Regis Chapman
Covid-19 has exposed the fragility of food systems in Trinidad and Tobago and the Caribbean. Pre-existing inequalities have been exacer­bated by the socio-economic impacts of the crisis and the mitigation measures taken around the world. Considering the pandemic and underlying issues, there are currently an estimated 2.7 million food-insecure people in the Caribbean.

Food systems are ultimately about people, including their ability to sustainably produce and consume healthy and nutritious food year-round. Increased food prices as well as job and income loss have been important consequences of the pandemic which have forced many people in Trinidad and Tobago to make the hard choice to skip meals or eat less nutritious food.
 
Research by the Caricom Secretariat and the World Food Programme (WFP) found that among English-speaking respondents in Trinidad and Tobago, 51 per cent have resorted to buying cheaper or less preferred foods. Four per cent of the overall respondents even went an entire day without eating, but this alarmingly rose to 12 per cent of the poorest households. These are not the signs of a resilient or sustainable food system.
 
WFP’s Caribbean-wide strategy supports the region through a system-­strengthening approach focused on social protection, disaster risk management and food systems in partnerships with Caricom, the Caribbean Disaster Emergency Management Agency (CDEMA) and national governments. WFP emphasises a people-focused perspective, including with food systems, and through this lens there are two major opportunities for Trinidad and Tobago moving forward.
 
The first is around the production and manufacturing capacities of the country. Engagement with youth, ­investments in climate-smart agriculture and technology and connecting farmers to markets are key to improving productivity. This needs to be done in an inclusive manner. Since much of the world’s markets have transitioned by using technology, it’s important that we don’t just focus on the “low-hanging fruits” of supporting those who are already technologically savvy. Technical solutions, climate services and other support to agriculture in the country need to benefit smallholder farmers for sustainable food systems, not just the “middleman”.
 
At the same time, we need to also look beyond Trinidad and Tobago. This is where the country’s manufacturing capacities come in. Trinidad and Tobago is an important regional trade partner and logistics hub, but it can further play the role of regional aggregator and transformer of agricultural production from throughout the Caribbean. Creating stronger linkages with Caricom countries is critical to ensuring the food systems we need in country and regionally.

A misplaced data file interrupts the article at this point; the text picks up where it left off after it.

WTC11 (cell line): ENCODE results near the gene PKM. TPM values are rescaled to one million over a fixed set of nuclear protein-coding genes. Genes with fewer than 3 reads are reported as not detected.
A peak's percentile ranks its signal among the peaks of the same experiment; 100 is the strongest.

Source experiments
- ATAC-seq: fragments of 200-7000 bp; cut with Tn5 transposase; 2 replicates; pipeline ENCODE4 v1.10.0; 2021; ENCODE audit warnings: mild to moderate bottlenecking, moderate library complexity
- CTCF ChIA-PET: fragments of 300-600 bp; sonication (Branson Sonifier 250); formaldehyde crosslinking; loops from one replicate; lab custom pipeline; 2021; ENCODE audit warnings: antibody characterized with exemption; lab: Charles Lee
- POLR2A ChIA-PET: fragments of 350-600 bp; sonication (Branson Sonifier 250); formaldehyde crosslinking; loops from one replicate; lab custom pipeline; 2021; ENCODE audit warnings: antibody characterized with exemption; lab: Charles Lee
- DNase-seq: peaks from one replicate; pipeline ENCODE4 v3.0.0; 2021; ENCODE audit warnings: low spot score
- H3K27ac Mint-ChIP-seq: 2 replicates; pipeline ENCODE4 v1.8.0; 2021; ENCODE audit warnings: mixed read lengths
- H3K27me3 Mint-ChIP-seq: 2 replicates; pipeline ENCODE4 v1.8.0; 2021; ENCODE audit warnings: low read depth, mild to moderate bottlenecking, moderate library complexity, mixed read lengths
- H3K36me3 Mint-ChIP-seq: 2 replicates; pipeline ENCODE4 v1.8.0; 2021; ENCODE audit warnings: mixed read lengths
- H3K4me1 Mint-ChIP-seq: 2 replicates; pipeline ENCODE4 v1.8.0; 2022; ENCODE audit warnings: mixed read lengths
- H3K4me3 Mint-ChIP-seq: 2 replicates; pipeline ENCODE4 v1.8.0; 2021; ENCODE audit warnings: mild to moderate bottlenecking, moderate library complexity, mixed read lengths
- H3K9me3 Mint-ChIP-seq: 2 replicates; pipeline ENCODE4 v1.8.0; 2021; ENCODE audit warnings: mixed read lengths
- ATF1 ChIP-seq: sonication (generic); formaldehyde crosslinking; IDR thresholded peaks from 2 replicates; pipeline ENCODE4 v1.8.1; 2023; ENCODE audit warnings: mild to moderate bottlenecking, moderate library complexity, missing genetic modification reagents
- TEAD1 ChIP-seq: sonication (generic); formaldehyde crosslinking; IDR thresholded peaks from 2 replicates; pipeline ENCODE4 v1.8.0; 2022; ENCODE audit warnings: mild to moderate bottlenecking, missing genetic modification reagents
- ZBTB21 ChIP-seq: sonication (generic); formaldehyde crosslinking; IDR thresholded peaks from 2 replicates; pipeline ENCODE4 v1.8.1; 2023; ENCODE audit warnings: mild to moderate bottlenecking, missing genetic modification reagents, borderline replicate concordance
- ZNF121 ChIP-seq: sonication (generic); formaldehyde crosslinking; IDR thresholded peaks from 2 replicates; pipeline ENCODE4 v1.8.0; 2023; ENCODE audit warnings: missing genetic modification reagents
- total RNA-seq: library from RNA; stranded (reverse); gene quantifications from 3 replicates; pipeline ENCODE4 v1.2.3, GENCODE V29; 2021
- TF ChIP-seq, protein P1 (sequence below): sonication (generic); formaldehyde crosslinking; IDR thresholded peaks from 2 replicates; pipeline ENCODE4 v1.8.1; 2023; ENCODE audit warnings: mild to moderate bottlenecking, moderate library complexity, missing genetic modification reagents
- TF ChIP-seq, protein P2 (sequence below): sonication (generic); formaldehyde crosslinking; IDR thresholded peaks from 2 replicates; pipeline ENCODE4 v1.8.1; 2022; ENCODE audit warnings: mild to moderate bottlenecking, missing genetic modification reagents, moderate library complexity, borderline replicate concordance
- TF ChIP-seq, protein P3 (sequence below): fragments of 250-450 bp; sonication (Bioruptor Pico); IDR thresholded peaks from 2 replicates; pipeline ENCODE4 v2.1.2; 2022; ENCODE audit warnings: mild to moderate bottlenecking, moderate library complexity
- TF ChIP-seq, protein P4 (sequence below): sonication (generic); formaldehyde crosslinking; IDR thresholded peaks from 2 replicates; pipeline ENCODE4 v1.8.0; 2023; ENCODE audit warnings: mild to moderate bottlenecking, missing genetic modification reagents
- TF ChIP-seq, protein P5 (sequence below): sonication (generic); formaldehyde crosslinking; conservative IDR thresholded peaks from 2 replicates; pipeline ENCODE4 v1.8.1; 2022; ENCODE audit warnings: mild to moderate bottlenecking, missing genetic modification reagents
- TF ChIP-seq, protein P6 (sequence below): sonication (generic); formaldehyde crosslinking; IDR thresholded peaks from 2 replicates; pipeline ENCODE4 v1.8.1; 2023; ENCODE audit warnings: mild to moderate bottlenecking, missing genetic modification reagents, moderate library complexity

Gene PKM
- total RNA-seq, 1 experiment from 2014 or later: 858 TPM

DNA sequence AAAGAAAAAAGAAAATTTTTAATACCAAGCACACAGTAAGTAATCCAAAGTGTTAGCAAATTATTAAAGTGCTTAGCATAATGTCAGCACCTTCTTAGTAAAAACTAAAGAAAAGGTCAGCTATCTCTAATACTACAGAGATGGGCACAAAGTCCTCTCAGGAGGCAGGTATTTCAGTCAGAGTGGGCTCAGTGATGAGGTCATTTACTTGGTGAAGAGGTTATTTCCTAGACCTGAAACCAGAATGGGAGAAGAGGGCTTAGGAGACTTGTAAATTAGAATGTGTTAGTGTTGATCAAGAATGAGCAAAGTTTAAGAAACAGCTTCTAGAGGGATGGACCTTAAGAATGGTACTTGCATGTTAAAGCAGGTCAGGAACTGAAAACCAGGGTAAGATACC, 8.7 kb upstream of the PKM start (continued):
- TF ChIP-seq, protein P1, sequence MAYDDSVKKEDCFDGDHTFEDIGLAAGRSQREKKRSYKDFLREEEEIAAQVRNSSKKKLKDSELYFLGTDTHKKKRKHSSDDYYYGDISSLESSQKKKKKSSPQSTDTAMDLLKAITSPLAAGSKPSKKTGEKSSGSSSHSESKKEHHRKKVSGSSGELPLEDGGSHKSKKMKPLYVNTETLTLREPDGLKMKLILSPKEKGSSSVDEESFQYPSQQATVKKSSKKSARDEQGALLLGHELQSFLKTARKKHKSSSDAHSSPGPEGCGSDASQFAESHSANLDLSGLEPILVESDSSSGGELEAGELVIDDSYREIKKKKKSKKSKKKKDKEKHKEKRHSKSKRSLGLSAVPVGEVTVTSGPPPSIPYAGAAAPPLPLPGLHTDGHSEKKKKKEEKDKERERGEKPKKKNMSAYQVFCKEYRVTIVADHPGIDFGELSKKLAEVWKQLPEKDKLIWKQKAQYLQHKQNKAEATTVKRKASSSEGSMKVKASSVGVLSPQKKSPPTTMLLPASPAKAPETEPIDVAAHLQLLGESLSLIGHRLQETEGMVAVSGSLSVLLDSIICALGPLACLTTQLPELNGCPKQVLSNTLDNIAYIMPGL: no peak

Second, the pandemic has pushed more and more people into poverty in Trinidad and Tobago and beyond. While in some cases this might be a temporary situation, for others it may be much more protracted. Over half of the respondents in the Caricom/WFP survey reported that they had to spend savings, while 41 per cent reduced ­essential non-food expenditures such as on health and education. People also sold productive assets just to put food on the table. Households with lower incomes had to make these difficult choices much more frequently. In the future these actions could lead to an even greater gap between economic groups in society.
 
The Government in Trinidad and Tobago launched a myriad of support programmes in response to these challenges. Systemic and long-term investments in social protection are needed to ensure continued and adequate support to those who are most in need during normal times, as well as when climate, economic or other shocks occur.
 
This situation necessitates an ­increased emphasis on digitalisation to improve data and information management; strengthening the integration of programmes within and across minis­tries; and enhancing accountability and targeting and ensuring that programmes are designed to not only keep those they benefit at the status quo, but rather allow them to thrive.
 
The climate crisis means that social protection programmes need to adapt to increasing climate vulnerabilities, but also be equipped to rapidly expand in response to increased needs in times of shock. There has been a lot of experience in this in the Caribbean that can be built on to strengthen the under­lying social protection and agriculture systems to play a stronger role in the sustainable and resilient food systems Trinidad and Tobago needs and can achieve.
 
—Regis Chapman is Representative and Country Director, a.i.,
for WFP Caribbean

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